It’s the teals who are the most representative on integrity issues

Jul 26, 2022
Australian Parliament House in Canberra

Although the activities of politicians from minor parties and independents should fall under integrity legislation, we should mostly be grateful that they contain more enthusiasts for a tough and expansive system than within the government.

Ministers and government backbenchers are all too familiar with systemic corruption within their own ranks, and with the inevitability that some of their colleagues will be caught out. Some will never recognise the impropriety of handing out jobs or contracts to mates. There will be others who, like John Barilaro in NSW, have a strong sense of entitlement about government appointments in their post-political career. Others on both sides of politics have no sense of shame about leaving public office and immediately selling for their personal private gain their contacts in politics, deep understanding of the thinking of particular players, and continuing entree into the system of organising the spending of public money.

Codes of conduct or appeals to honour appear to be almost useless in themselves in the modern day, except as standards an ethics commission might refer to in considering particular conduct. Likewise, prime ministerial standards, however lofty, have proven inadequate because few modern prime ministers have shown themselves willing to enforce them. Nor have recent examples of where the propriety of conduct has been referred to an outside, independent, or departmental official. First, even public servants have shown little instinct for independent investigations: the department of finance, for example, referred one case to a law firm of which the person whose conduct was in question had once been a partner. In some cases, there has not even been the appearance of independence, and sometimes people asked to give judgment have shown a marked preference for the political convenience of the government, rather than a detached and prompt investigation.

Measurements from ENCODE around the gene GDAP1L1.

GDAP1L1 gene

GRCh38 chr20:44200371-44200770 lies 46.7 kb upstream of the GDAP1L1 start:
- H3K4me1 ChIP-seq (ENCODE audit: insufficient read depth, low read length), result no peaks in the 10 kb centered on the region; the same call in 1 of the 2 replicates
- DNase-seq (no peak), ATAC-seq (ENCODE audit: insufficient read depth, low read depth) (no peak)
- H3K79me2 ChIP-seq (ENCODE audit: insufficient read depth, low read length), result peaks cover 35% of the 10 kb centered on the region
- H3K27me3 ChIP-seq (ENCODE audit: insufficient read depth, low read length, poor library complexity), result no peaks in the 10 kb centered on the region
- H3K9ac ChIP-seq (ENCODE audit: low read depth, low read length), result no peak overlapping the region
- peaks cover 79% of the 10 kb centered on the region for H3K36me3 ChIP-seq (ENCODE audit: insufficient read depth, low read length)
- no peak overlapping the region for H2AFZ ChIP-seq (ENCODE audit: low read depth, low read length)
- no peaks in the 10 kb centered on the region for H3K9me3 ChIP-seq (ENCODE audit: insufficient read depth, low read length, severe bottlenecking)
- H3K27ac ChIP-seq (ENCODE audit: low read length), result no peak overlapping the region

Labor wants an integrity commission, and they want the legislation in place by Christmas. But some dreading the prospect of such a commission in operation are keen to be devoting more time to ruling matters out of the purview of the commission, as well as claiming that no (or no convincing) case has been made for extending the legislation to cover a particular class of conduct. The public, and the Greens and Teals, should be wary of such grand pronouncements, whether they come from ministers or from the bureaucracy. Not a few public servants not long ago were arguing passionately (and from personal conviction) against any anti-corruption machinery at all, or insisting that, if there had to be one, there was no need for it to be conducted in public, or with a wide ambit, or with any real powers. It is sometimes forgotten that one of the primary reasons why the law enforcement integrity framework is weak, timid, and little known is because that was what was intended by all concerned, other than the public at large. It is hardly a surprise that this was the model put forward by officials for an integrity commission covering bureaucrats and politicians.

The present leader of the opposition, Peter Dutton, was one, under Morrison who denied that there was anything wrong with ministers interfering with bureaucratic allocation of grants to organisations. Apparently worthy causes were hijacked for partisan purposes, used for doling out money to mates and eccentric causes, including fringe religious organisations, with merit and process thrown out the window. The law was breached, and officials such as the Auditor-General protested. The department of finance failed in one of its primary duties. The prime minister, himself a key player in the rorts, dismissed any objection. It is now plain, if ever it wasn’t, that anti-corruption bodies regard such rorting as improper and corrupt. Soon NSW ICAC will be coming down with a report on money thrown at a by-election by then Premier, Gladys Berejiklian, but we know what the commissioner is thinking. It’s the sensible and correct view.